Philip M. Elks

Learn More
Hypoxic signaling is a central modulator of cellular physiology in cancer. Core members of oxygen-sensing pathway including the von Hippel-Lindau tumor suppressor protein (pVHL) and the hypoxia inducible factor (HIF) transcription factors have been intensively studied, but improved organismal models might speed advances for both pathobiologic understanding(More)
Tuberculosis is a current major world-health problem, exacerbated by the causative pathogen, Mycobacterium tuberculosis (Mtb), becoming increasingly resistant to conventional antibiotic treatment. Mtb is able to counteract the bactericidal mechanisms of leukocytes to survive intracellularly and develop a niche permissive for proliferation and dissemination.(More)
Neutrophil lifespan and function are regulated by hypoxia via components of the hypoxia inducible factor (HIF)/von Hippel Lindau/hydroxylase pathway, including specific roles for HIF-1α and prolyl hydroxylase-3. HIF-2α has both distinct and overlapping biological roles with HIF-1α and has not previously been studied in the context of neutrophil biology. We(More)
Many pathways regulating blood formation have been elucidated, yet how each coordinates with embryonic biophysiology to modulate the spatiotemporal production of hematopoietic stem cells (HSCs) is currently unresolved. Here, we report that glucose metabolism impacts the onset and magnitude of HSC induction in vivo. In zebrafish, transient elevations in(More)
As we begin to understand the signals that drive chemotaxis in vivo, it is becoming clear that there is a complex interplay of chemotactic factors, which changes over time as the inflammatory response evolves. New animal models such as transgenic lines of zebrafish, which are near transparent and where the neutrophils express a green fluorescent protein,(More)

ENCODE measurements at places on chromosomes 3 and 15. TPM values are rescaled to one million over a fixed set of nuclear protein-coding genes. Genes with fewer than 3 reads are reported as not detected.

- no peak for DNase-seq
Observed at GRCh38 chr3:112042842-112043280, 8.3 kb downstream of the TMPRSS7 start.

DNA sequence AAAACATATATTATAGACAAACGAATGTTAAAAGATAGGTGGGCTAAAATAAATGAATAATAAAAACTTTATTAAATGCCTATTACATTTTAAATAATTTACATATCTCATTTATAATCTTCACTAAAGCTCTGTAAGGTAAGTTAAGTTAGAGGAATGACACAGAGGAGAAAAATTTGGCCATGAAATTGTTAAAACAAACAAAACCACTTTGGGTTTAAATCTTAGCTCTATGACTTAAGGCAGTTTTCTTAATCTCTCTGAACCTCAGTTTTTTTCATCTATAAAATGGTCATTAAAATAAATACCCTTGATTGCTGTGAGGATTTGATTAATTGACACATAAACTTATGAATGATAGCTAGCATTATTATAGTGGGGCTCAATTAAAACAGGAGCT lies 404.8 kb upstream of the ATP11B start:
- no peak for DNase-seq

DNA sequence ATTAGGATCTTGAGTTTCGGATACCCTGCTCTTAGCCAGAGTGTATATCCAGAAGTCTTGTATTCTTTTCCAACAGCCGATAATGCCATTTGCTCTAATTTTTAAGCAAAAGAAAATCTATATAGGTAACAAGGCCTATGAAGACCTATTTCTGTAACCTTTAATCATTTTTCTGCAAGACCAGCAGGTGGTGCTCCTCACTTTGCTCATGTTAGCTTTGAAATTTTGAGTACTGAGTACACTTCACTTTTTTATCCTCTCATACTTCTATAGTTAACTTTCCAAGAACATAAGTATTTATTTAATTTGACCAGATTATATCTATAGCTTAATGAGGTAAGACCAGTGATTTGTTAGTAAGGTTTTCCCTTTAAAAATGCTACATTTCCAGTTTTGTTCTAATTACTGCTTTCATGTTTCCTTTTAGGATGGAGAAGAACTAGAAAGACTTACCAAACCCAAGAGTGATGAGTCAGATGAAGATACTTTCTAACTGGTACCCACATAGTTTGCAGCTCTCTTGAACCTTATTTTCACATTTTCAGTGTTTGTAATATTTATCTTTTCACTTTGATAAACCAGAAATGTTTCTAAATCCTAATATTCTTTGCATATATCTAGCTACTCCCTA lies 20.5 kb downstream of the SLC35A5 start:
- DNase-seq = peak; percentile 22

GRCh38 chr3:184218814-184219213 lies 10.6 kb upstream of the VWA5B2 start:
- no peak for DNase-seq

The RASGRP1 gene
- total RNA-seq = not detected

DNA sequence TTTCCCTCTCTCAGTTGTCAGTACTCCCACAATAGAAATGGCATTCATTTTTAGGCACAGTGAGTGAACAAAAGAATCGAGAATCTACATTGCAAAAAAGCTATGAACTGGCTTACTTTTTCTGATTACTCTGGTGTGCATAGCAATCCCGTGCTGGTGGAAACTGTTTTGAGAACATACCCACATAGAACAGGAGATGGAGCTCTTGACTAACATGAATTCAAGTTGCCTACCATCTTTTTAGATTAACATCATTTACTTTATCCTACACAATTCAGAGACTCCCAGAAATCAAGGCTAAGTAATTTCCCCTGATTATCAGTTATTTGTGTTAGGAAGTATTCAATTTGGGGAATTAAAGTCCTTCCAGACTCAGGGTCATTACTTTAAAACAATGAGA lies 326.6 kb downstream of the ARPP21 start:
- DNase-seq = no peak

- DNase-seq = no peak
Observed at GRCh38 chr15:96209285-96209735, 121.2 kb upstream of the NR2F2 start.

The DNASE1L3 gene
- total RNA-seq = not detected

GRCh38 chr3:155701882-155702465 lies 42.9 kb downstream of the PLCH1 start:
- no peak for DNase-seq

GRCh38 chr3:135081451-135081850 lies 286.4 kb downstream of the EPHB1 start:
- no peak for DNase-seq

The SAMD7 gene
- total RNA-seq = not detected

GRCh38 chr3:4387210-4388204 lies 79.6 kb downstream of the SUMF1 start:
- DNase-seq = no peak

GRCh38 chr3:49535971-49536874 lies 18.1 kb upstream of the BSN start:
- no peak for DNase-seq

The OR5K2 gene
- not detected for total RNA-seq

Pulmonary tuberculosis (TB), caused by the intracellular bacterial pathogen Mycobacterium tuberculosis (Mtb), is a major world health problem. The production of reactive nitrogen species (RNS) is a potent cytostatic and cytotoxic defense mechanism against intracellular pathogens. Nevertheless, the protective role of RNS during Mtb infection remains(More)
Neutrophils must be removed from inflammatory sites for inflammation to resolve. Recent work in zebrafish has shown neutrophils can migrate away from inflammatory sites, as well as die in situ. The signals regulating the process of reverse migration are of considerable interest, but remain unknown. We wished to study the behaviour of neutrophils during(More)
Neutrophil function is thought to be regulated, in large part, by limitation of lifespan by apoptosis. A number of studies suggest that circulating neutrophils have a half-life of approximately 6 hours, although contradictory evidence exists. Measuring tissue neutrophil lifespan, however, is more problematic. It is thought that tissue neutrophils survive(More)
Stimulation of neutrophil reverse migration presents an attractive, alternative therapeutic pathway to driving inflammation resolution. However, little is known about whether the activity of wound-experienced neutrophils is altered and whether encouraging dispersal of such neutrophils back into the body may have undesirable consequences. This study used a(More)
A low level of tissue oxygen (hypoxia) is a physiological feature of a wide range of diseases, from cancer to infection. Cellular hypoxia is sensed by oxygen-sensitive hydroxylase enzymes, which regulate the protein stability of hypoxia-inducible factor α (HIF-α) transcription factors. When stabilised, HIF-α binds with its cofactors to HIF-responsive(More)